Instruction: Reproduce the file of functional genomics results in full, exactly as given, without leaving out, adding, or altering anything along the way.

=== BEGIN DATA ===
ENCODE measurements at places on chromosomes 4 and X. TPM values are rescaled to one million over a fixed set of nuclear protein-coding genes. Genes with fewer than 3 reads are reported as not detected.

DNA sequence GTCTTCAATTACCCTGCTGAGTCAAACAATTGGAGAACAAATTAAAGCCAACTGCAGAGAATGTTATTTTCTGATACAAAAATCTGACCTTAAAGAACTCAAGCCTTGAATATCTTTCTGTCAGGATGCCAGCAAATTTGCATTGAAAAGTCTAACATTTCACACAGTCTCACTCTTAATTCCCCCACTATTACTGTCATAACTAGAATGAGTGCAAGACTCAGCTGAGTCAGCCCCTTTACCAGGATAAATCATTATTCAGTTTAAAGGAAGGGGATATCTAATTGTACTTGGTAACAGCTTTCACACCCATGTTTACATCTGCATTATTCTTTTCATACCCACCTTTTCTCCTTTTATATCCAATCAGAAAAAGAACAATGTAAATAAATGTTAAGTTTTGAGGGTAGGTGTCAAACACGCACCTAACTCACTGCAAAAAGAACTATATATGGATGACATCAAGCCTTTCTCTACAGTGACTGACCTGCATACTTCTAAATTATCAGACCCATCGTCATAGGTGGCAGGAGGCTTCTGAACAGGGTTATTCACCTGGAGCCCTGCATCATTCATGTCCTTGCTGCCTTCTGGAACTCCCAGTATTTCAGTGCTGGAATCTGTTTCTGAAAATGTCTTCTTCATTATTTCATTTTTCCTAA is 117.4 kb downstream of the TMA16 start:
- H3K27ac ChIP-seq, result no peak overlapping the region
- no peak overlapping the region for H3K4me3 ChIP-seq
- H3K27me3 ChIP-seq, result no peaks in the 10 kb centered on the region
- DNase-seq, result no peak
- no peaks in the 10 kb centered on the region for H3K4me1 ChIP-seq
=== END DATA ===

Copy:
ENCODE measurements at places on chromosomes 4 and X. TPM values are rescaled to one million over a fixed set of nuclear protein-coding genes. Genes with fewer than 3 reads are reported as not detected.

DNA sequence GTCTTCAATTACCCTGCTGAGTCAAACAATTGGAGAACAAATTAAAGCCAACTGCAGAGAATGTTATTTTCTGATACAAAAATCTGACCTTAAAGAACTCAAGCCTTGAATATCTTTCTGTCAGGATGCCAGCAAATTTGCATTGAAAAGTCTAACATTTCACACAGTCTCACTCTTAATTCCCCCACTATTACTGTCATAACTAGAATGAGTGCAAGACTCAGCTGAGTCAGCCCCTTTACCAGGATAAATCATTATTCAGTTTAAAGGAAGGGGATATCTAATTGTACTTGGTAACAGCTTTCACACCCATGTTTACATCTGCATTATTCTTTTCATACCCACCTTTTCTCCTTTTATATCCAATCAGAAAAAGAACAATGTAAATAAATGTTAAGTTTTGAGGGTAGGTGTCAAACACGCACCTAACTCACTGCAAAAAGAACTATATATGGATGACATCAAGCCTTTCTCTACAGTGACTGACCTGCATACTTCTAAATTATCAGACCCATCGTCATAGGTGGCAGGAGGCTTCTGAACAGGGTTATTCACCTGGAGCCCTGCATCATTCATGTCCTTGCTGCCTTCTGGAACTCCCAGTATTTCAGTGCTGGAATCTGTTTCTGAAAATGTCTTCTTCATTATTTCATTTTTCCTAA is 117.4 kb downstream of the TMA16 start:
- H3K27ac ChIP-seq, result no peak overlapping the region
- no peak overlapping the region for H3K4me3 ChIP-seq
- H3K27me3 ChIP-seq, result no peaks in the 10 kb centered on the region
- DNase-seq, result no peak
- no peaks in the 10 kb centered on the region for H3K4me1 ChIP-seq